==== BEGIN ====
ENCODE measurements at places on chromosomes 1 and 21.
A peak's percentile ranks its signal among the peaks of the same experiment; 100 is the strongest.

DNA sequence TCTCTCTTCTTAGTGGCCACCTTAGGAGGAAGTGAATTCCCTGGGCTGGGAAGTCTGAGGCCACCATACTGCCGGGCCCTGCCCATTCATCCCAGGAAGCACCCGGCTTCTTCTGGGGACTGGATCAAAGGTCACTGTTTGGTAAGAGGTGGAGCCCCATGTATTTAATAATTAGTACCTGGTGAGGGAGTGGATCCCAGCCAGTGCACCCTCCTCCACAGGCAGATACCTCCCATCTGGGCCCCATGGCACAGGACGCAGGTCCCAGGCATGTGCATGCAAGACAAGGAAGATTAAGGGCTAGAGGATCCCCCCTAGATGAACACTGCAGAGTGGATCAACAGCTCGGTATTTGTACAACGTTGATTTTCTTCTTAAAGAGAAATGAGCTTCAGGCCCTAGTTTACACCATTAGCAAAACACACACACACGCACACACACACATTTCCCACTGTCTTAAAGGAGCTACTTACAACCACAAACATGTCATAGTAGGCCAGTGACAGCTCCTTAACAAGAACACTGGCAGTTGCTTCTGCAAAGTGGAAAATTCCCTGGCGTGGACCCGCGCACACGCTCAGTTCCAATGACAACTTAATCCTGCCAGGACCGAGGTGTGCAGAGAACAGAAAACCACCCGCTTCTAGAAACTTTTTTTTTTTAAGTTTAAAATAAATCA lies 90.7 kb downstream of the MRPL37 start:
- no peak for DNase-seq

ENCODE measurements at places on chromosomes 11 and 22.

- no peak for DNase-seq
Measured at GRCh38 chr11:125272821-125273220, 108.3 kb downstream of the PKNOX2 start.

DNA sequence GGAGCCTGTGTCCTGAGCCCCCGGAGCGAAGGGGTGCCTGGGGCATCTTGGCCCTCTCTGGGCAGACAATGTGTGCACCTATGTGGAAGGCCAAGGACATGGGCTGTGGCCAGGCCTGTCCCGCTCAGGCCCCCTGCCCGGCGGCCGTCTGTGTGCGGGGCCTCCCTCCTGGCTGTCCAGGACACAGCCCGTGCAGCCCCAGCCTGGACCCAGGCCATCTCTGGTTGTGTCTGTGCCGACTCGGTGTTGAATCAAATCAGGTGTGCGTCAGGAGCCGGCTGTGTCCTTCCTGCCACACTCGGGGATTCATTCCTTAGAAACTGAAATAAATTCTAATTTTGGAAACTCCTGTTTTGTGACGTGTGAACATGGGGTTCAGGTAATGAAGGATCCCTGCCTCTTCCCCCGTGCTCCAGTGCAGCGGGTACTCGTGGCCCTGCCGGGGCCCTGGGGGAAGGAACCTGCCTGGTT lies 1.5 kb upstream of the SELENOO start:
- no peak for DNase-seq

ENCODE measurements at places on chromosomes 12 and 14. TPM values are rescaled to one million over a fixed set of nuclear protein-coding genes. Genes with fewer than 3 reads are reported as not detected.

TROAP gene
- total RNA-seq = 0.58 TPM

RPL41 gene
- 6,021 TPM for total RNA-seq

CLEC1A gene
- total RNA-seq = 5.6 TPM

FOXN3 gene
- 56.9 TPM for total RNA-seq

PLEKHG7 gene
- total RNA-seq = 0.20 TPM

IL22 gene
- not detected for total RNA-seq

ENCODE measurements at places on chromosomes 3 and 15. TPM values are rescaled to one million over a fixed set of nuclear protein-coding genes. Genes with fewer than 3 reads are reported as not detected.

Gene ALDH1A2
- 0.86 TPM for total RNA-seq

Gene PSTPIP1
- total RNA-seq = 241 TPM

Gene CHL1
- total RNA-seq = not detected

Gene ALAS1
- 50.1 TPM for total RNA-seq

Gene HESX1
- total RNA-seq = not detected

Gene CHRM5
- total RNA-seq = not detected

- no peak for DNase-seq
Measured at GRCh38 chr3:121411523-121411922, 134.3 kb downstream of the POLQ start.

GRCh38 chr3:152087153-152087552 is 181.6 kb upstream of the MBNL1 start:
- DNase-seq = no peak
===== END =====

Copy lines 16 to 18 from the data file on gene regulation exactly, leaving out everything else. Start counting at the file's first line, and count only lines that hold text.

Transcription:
- total RNA-seq = 5.6 TPM

FOXN3 gene
- 56.9 TPM for total RNA-seq